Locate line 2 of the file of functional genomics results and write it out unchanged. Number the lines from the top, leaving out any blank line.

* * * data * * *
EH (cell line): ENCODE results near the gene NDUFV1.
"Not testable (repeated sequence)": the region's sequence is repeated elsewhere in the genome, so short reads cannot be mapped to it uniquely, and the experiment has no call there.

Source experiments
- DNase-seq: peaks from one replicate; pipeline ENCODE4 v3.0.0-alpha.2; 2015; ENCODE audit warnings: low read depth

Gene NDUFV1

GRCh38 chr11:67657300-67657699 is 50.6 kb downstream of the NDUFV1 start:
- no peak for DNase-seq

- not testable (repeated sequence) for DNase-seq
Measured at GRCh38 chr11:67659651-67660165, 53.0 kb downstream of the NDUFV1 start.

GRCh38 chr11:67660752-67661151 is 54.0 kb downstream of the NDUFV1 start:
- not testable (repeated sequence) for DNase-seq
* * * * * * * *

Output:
"Not testable (repeated sequence)": the region's sequence is repeated elsewhere in the genome, so short reads cannot be mapped to it uniquely, and the experiment has no call there.